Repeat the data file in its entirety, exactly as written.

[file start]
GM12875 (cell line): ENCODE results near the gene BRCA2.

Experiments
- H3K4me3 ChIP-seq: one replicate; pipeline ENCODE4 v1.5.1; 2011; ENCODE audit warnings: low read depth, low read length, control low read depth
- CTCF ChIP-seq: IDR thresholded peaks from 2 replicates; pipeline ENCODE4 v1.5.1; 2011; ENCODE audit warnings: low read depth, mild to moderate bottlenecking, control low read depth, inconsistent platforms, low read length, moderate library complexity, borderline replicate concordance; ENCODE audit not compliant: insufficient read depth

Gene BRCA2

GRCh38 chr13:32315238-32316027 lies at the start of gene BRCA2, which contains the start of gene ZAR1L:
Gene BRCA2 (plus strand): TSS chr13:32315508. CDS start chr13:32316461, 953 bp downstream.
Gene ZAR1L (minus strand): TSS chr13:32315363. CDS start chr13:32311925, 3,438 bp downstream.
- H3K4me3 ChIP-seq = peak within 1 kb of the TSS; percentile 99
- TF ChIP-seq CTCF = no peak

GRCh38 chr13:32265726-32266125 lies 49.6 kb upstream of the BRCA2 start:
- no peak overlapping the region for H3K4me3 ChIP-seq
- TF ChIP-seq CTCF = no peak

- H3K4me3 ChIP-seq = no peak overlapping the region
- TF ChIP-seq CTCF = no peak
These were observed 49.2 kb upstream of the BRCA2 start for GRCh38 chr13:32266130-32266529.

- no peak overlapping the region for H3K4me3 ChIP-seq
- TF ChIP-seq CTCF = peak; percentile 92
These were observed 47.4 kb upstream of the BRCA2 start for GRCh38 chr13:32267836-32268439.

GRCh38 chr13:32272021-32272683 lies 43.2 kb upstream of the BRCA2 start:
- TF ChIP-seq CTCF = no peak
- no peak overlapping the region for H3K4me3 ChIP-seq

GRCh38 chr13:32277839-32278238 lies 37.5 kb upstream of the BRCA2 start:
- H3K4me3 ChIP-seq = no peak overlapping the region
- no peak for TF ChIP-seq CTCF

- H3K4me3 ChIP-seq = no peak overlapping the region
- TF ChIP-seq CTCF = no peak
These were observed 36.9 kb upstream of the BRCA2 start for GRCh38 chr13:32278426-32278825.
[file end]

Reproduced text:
GM12875 (cell line): ENCODE results near the gene BRCA2.

Experiments
- H3K4me3 ChIP-seq: one replicate; pipeline ENCODE4 v1.5.1; 2011; ENCODE audit warnings: low read depth, low read length, control low read depth
- CTCF ChIP-seq: IDR thresholded peaks from 2 replicates; pipeline ENCODE4 v1.5.1; 2011; ENCODE audit warnings: low read depth, mild to moderate bottlenecking, control low read depth, inconsistent platforms, low read length, moderate library complexity, borderline replicate concordance; ENCODE audit not compliant: insufficient read depth

Gene BRCA2

GRCh38 chr13:32315238-32316027 lies at the start of gene BRCA2, which contains the start of gene ZAR1L:
Gene BRCA2 (plus strand): TSS chr13:32315508. CDS start chr13:32316461, 953 bp downstream.
Gene ZAR1L (minus strand): TSS chr13:32315363. CDS start chr13:32311925, 3,438 bp downstream.
- H3K4me3 ChIP-seq = peak within 1 kb of the TSS; percentile 99
- TF ChIP-seq CTCF = no peak

GRCh38 chr13:32265726-32266125 lies 49.6 kb upstream of the BRCA2 start:
- no peak overlapping the region for H3K4me3 ChIP-seq
- TF ChIP-seq CTCF = no peak

- H3K4me3 ChIP-seq = no peak overlapping the region
- TF ChIP-seq CTCF = no peak
These were observed 49.2 kb upstream of the BRCA2 start for GRCh38 chr13:32266130-32266529.

- no peak overlapping the region for H3K4me3 ChIP-seq
- TF ChIP-seq CTCF = peak; percentile 92
These were observed 47.4 kb upstream of the BRCA2 start for GRCh38 chr13:32267836-32268439.

GRCh38 chr13:32272021-32272683 lies 43.2 kb upstream of the BRCA2 start:
- TF ChIP-seq CTCF = no peak
- no peak overlapping the region for H3K4me3 ChIP-seq

GRCh38 chr13:32277839-32278238 lies 37.5 kb upstream of the BRCA2 start:
- H3K4me3 ChIP-seq = no peak overlapping the region
- no peak for TF ChIP-seq CTCF

- H3K4me3 ChIP-seq = no peak overlapping the region
- TF ChIP-seq CTCF = no peak
These were observed 36.9 kb upstream of the BRCA2 start for GRCh38 chr13:32278426-32278825.